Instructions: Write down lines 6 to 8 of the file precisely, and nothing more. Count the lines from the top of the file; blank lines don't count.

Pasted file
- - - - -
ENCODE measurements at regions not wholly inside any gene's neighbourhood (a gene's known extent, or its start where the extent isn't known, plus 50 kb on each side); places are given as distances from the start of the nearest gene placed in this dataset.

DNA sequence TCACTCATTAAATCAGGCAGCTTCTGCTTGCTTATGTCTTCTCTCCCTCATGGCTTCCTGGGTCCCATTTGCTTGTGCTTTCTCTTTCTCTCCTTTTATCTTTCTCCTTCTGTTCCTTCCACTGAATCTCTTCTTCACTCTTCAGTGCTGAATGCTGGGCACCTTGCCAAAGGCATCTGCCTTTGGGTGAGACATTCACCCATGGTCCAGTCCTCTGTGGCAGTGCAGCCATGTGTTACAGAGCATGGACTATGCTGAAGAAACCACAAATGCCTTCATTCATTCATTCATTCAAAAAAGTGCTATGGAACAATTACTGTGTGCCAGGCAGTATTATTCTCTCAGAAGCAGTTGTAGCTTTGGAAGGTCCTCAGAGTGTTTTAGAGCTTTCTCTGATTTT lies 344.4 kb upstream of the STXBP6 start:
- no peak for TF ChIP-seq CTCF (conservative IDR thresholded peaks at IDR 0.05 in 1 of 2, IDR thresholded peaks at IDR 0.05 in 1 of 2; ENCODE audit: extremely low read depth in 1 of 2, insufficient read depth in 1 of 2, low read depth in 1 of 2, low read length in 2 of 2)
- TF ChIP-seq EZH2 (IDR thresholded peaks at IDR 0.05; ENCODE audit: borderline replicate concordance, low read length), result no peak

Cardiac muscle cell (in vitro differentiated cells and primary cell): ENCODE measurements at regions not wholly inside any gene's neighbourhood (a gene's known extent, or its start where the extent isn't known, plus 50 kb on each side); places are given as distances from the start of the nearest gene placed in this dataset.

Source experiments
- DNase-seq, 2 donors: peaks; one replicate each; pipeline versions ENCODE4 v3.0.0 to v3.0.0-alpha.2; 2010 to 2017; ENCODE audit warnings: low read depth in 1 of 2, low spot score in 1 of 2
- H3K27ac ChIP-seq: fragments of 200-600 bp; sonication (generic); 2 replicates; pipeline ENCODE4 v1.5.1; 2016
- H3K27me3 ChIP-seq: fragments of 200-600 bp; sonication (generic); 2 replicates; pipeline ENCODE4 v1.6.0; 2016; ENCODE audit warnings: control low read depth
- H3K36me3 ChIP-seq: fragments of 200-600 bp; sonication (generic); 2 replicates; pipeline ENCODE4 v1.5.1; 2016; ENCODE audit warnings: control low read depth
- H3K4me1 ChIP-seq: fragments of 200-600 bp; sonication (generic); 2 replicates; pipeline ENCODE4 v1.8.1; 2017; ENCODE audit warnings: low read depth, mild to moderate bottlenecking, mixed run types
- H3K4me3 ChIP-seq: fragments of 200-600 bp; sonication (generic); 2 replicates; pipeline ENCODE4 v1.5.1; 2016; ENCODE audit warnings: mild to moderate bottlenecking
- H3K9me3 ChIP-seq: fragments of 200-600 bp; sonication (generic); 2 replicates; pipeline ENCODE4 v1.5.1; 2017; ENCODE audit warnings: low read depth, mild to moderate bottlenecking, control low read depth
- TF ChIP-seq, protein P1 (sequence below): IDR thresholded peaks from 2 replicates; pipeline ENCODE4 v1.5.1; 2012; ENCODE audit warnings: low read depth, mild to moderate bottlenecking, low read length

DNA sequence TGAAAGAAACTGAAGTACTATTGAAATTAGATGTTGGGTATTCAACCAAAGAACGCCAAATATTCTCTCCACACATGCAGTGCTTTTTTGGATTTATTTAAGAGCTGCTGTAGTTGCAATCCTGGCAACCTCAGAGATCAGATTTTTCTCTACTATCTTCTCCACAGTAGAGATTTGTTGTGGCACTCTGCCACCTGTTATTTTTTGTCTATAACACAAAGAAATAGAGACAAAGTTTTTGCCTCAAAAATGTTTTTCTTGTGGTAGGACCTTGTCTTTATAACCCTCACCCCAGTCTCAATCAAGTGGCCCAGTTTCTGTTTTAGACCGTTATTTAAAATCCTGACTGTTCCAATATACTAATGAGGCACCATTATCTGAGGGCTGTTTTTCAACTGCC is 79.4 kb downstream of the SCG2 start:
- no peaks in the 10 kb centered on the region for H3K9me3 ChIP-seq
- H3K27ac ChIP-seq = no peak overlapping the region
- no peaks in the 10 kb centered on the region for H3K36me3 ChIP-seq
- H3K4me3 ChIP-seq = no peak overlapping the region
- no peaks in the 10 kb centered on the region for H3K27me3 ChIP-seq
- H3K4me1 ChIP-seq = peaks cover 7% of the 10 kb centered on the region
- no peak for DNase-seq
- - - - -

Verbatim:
Source experiments
- DNase-seq, 2 donors: peaks; one replicate each; pipeline versions ENCODE4 v3.0.0 to v3.0.0-alpha.2; 2010 to 2017; ENCODE audit warnings: low read depth in 1 of 2, low spot score in 1 of 2
- H3K27ac ChIP-seq: fragments of 200-600 bp; sonication (generic); 2 replicates; pipeline ENCODE4 v1.5.1; 2016